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Which gas will China prefer, Turkmenistan's or Russia's?

8 May 2015 09:27 (UTC+04:00)
Which gas will China prefer, Turkmenistan's or Russia's?

By Aygun Badalova

Russia could be a competitor to Turkmenistan on the Chinese gas market, but for some reason China seems to prefer Turkmenistan, an expert on Central Asia, Bruce Pannier believes.

“For example, the deal China has with Russia is for 38 billion cubic meters per year (although “Power of Siberia” pipeline should have capacity for 60 bcm when fully built), while China has a contract with Turkmenistan for 65 billion cubic meters per year,” Pannier told Trend.

Expert believes that there is also probably a price issue with Turkmenistan, who is willing to settle for a lower than Gazprom would accept.

“We don’t the exact price China pays for gas but China has loaned Turkmenistan billions of dollars to develop gas fields, especially the Galkynysh chain of fields, and Beijing has funded construction of the pipelines leading from Turkmenistan to China,” Pannier said.

"I heard, when gas was selling for between $350 to $400 per 1,000 cubic meters, that China was paying Turkmenistan $195. Again, there is no proof of this price, it’s just a rumor I heard that sounded plausible," he said.

“So, with the price of gas going down and likely to be somewhere around $225 per 1,000 cubic meters in the coming months, China is likely already considering lowering the price it pays Turkmenistan,” Pannier added.

Expert also said that Chinese officials know Russia is in a difficult position due to EU plans to cut back on Russian gas imports and also the fact Ukraine is also buying less gas from Russia, a trend that is likely to continue.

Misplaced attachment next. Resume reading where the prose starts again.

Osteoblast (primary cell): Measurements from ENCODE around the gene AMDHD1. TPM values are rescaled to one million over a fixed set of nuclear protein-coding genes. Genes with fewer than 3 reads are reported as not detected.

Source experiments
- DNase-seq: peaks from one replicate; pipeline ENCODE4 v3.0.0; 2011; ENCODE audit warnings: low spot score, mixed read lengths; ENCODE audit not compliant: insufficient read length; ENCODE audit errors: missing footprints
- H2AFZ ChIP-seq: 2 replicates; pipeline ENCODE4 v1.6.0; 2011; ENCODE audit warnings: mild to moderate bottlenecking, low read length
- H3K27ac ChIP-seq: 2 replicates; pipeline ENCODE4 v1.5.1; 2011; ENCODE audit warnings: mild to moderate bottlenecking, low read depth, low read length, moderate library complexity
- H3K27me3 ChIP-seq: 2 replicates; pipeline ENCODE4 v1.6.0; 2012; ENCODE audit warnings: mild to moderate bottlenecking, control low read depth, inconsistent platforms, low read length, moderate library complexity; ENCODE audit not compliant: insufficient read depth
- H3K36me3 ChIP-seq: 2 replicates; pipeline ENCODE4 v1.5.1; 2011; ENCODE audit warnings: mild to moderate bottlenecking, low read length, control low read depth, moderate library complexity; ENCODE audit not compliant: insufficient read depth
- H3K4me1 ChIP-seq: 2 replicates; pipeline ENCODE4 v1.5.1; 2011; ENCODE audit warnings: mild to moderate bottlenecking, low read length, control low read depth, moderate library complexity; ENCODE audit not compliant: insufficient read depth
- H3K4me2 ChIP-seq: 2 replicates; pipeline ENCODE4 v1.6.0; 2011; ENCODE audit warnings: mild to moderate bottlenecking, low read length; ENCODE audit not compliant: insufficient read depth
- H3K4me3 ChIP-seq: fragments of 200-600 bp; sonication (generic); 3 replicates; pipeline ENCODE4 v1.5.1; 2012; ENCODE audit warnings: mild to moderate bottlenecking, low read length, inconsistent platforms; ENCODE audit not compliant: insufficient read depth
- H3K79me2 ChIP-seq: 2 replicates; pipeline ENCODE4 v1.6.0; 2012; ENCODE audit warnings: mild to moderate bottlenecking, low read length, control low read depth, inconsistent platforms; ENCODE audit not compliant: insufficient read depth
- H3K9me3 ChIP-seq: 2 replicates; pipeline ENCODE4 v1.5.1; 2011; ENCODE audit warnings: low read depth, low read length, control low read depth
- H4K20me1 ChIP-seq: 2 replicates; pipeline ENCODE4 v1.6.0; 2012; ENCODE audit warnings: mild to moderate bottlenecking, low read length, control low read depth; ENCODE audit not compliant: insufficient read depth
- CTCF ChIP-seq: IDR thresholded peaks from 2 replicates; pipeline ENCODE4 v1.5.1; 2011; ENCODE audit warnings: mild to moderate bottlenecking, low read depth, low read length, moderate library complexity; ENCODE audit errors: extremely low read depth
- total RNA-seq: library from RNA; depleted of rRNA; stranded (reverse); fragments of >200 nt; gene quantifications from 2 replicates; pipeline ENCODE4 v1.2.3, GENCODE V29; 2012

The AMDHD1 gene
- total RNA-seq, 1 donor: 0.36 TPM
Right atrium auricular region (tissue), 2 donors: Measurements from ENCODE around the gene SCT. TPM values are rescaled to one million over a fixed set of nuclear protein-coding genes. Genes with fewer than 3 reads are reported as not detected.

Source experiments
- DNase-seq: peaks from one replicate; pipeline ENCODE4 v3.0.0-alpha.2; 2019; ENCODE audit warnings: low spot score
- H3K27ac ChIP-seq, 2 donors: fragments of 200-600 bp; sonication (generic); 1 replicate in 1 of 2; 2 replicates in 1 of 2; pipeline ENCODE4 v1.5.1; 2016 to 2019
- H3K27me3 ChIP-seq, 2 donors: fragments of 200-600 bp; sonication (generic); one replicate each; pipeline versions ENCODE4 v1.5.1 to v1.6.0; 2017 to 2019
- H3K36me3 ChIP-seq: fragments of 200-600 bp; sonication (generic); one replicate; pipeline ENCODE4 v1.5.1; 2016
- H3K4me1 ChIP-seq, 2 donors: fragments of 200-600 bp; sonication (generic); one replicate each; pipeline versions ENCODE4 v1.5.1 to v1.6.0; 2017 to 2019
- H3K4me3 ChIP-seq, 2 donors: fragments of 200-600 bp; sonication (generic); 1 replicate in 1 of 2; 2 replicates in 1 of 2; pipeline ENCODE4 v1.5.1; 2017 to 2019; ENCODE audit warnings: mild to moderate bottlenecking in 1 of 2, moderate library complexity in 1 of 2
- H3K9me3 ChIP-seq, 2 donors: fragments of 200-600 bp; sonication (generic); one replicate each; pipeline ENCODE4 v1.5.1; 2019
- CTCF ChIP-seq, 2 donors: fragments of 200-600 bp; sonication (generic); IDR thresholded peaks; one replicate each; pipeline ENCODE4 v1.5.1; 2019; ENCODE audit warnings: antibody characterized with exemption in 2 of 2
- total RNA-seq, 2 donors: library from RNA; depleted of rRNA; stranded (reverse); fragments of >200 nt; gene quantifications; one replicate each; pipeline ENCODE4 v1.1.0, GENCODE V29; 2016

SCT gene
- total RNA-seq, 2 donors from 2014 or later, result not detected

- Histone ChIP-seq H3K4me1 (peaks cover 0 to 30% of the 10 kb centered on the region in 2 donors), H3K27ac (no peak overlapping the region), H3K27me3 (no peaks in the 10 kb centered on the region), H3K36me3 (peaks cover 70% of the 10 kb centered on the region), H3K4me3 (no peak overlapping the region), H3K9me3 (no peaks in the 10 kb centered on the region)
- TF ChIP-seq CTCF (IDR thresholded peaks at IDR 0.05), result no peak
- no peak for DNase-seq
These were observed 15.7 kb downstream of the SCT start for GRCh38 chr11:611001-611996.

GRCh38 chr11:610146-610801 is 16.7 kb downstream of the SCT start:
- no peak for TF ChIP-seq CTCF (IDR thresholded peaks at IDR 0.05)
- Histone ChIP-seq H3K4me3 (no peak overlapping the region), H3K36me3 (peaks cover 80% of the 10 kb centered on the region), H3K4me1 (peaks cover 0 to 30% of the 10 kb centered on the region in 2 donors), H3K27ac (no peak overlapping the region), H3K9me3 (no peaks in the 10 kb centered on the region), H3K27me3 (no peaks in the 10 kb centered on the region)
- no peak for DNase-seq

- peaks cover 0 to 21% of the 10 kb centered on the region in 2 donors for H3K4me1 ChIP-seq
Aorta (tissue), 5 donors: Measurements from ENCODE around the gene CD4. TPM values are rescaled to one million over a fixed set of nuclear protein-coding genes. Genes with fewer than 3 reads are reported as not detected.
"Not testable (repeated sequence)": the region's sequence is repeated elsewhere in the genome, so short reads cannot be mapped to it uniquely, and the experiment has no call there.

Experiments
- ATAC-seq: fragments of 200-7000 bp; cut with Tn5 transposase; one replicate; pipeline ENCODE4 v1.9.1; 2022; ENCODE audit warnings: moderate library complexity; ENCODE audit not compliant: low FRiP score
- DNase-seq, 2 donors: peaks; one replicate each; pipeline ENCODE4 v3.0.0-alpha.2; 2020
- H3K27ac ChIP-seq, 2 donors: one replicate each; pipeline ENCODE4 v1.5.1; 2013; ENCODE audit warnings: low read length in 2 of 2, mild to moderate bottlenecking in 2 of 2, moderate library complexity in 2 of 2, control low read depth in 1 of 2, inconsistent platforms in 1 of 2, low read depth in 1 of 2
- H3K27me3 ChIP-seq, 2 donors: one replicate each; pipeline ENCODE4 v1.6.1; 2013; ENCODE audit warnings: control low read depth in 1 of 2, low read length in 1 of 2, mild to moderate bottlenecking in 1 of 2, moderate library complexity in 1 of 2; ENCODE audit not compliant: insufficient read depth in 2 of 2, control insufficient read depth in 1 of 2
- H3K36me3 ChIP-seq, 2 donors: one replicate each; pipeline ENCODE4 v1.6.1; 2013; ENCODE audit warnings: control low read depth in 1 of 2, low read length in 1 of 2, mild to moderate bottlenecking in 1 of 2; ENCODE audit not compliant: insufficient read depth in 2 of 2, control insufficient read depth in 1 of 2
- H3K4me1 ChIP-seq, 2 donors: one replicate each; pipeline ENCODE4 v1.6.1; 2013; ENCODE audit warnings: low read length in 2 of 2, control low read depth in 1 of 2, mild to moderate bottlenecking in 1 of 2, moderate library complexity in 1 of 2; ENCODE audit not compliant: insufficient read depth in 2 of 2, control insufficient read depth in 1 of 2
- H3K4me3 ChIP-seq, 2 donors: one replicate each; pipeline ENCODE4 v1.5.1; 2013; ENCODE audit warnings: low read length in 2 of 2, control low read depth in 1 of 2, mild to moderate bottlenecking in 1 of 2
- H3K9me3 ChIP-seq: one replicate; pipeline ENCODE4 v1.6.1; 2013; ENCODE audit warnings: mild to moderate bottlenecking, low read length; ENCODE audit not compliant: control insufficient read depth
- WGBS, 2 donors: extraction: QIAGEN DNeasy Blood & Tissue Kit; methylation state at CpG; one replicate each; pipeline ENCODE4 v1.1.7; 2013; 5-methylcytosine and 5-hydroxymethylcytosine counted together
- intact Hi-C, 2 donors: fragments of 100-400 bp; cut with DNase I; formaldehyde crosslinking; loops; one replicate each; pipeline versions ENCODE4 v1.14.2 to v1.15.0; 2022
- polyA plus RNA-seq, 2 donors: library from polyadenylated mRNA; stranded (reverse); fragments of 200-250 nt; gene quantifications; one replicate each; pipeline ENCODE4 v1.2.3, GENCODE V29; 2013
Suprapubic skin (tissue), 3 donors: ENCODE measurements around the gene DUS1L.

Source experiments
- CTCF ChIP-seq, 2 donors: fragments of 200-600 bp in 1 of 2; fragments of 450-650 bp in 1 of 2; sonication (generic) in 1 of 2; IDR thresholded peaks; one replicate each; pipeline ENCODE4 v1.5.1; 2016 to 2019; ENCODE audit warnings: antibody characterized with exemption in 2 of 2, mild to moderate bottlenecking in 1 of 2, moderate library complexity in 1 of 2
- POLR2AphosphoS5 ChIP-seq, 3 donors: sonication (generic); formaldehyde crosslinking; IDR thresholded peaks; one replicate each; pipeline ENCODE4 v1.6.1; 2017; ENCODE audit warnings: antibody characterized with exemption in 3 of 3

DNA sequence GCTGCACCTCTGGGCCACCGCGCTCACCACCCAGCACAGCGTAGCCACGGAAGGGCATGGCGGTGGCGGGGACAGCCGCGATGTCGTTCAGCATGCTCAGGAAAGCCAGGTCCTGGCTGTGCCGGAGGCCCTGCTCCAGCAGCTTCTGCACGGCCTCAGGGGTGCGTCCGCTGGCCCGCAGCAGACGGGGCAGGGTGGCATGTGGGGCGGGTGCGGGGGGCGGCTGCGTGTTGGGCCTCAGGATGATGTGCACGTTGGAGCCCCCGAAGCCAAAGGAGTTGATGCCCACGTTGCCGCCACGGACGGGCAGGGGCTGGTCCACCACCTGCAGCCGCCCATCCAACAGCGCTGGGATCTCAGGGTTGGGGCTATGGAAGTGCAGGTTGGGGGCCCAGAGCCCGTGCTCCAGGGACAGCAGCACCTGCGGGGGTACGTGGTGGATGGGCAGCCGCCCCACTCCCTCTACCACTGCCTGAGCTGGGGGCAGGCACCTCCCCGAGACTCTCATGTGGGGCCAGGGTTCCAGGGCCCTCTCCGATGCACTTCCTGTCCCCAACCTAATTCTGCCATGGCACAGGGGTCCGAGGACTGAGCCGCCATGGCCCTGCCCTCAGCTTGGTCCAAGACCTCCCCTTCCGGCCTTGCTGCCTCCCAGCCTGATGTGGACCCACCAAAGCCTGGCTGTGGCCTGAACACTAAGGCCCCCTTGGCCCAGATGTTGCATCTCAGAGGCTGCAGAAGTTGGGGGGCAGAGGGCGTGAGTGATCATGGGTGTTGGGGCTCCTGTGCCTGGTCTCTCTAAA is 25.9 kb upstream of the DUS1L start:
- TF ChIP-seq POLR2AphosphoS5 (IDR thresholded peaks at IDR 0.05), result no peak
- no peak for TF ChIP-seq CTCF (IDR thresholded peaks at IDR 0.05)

“Russia seems to be counting on replacing its losses from gas sales in Europe with sales to China. So the Chinese can wait and try to take advantage of Russia’s weakened position at the bargaining table when gas shipments are the topic,” Pannier said.

“If one day China can get a better deal from Russia than Beijing can get from Turkmenistan there is nothing to prevent China from switching sources and Turkmenistan would be the loser,” Pannier added.

Currently China is the biggest importer of Turkmen gas. In 2014, Ashgabat exported 25.9 bcm to China.

By 2017, the capacity of the system from Turkmenistan to China is expected to increase to 80 bcm of gas, and by the end of 2021, Turkmenistan will annually supply 65 billion cubic meters of gas under the agreement signed between China National Petroleum Corporation (CNPC) and Turkmengaz.

It is reported that the capacity of the first two lines of the pipeline amounted to 30 billion cubic meters of gas at the end of 2010. The construction of the third line with capacity of 25 billion cubic meters of gas per year was completed at the end of 2014.

As of 2015, the capacity of the pipeline from Turkmenistan to China is 55 billion cubic meters per year.

At the same time, according to the recent Russian Gazprom’s statement, the company intends to pursue a Eurasian strategy instead of the European one, and in case if Europe refuses Russian gas, it can be redirected to Asia.

The company has already started construction of the Power of Siberia gas pipeline from eastern Siberia to China.

The first supplies via the pipeline are scheduled for 2018.

The Russia-China intergovernmental agreement was signed in Moscow on October 13, 2014, following Gazprom's $400-billion gas supply deal with CNPC, signed in May 2014. Gazprom is set to export 38 billion cubic meters of Russian gas to China annually over a 30-year period.


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